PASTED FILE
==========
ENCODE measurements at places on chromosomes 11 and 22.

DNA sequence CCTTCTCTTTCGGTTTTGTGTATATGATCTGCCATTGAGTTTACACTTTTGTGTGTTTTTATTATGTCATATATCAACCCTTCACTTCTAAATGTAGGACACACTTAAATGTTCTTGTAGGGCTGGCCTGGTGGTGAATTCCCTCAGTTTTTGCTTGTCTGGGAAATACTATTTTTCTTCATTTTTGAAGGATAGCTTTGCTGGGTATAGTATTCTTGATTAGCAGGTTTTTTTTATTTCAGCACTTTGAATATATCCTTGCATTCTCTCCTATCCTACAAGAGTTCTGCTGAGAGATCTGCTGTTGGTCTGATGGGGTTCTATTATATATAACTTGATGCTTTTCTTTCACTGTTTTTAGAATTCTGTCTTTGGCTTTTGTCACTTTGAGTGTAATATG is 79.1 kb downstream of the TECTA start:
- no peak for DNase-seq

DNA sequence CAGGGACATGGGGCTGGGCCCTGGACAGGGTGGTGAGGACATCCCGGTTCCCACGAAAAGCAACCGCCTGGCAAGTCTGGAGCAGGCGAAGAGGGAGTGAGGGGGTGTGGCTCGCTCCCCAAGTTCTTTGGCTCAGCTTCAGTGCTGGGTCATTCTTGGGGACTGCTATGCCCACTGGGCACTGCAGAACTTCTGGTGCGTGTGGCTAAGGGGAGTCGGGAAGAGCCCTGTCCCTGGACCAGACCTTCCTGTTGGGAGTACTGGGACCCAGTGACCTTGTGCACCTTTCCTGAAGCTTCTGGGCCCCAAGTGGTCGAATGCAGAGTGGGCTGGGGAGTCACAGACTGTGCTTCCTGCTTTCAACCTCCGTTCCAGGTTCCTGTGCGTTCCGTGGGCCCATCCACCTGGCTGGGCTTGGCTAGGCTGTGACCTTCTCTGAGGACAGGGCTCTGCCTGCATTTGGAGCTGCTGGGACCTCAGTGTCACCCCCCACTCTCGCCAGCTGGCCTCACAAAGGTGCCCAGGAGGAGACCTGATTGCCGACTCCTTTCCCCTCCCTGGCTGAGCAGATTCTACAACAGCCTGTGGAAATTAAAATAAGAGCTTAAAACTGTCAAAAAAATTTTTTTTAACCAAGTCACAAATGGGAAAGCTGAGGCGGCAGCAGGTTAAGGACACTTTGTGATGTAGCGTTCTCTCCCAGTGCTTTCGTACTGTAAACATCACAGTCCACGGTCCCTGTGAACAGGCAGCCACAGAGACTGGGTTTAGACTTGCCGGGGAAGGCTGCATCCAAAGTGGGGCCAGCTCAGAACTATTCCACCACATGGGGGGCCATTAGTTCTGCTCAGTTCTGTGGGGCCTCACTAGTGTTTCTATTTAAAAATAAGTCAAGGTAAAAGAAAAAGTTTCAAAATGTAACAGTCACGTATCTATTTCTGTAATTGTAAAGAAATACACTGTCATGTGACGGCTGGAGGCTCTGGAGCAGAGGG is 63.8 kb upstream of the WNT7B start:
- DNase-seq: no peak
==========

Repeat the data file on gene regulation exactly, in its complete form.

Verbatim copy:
ENCODE measurements at places on chromosomes 11 and 22.

DNA sequence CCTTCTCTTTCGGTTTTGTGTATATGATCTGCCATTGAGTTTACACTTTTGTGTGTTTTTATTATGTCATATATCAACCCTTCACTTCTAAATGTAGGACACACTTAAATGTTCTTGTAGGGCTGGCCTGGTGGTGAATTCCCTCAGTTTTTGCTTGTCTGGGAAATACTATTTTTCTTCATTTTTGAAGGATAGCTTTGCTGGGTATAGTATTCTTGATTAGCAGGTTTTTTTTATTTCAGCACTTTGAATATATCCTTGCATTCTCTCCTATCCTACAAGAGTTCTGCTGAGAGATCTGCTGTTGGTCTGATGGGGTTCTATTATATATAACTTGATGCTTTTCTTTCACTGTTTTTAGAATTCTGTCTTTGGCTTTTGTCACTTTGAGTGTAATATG is 79.1 kb downstream of the TECTA start:
- no peak for DNase-seq

DNA sequence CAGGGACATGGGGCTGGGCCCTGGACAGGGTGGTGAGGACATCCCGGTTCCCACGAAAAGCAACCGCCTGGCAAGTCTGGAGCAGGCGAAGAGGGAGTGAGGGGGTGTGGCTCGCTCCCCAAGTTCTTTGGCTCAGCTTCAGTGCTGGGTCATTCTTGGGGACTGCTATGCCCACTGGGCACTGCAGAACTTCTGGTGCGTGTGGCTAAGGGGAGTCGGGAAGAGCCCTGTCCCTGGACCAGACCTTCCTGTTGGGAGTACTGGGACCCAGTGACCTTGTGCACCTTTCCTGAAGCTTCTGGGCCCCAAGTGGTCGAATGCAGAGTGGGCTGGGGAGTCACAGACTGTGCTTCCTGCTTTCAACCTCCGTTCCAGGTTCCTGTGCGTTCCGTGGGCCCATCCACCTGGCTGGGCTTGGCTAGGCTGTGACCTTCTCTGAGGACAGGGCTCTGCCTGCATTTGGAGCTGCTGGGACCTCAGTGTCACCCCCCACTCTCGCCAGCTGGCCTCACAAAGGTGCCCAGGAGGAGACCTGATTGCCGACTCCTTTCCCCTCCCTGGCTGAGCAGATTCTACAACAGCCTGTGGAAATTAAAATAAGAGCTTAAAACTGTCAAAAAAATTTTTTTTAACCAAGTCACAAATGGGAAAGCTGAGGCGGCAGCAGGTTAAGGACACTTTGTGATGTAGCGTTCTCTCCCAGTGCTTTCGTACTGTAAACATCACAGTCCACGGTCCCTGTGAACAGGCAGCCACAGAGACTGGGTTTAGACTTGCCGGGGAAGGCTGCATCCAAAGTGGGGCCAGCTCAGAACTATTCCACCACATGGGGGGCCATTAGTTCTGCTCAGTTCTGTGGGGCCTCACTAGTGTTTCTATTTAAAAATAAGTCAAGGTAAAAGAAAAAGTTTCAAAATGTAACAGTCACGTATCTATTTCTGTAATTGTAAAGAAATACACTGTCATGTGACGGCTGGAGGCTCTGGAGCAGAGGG is 63.8 kb upstream of the WNT7B start:
- DNase-seq: no peak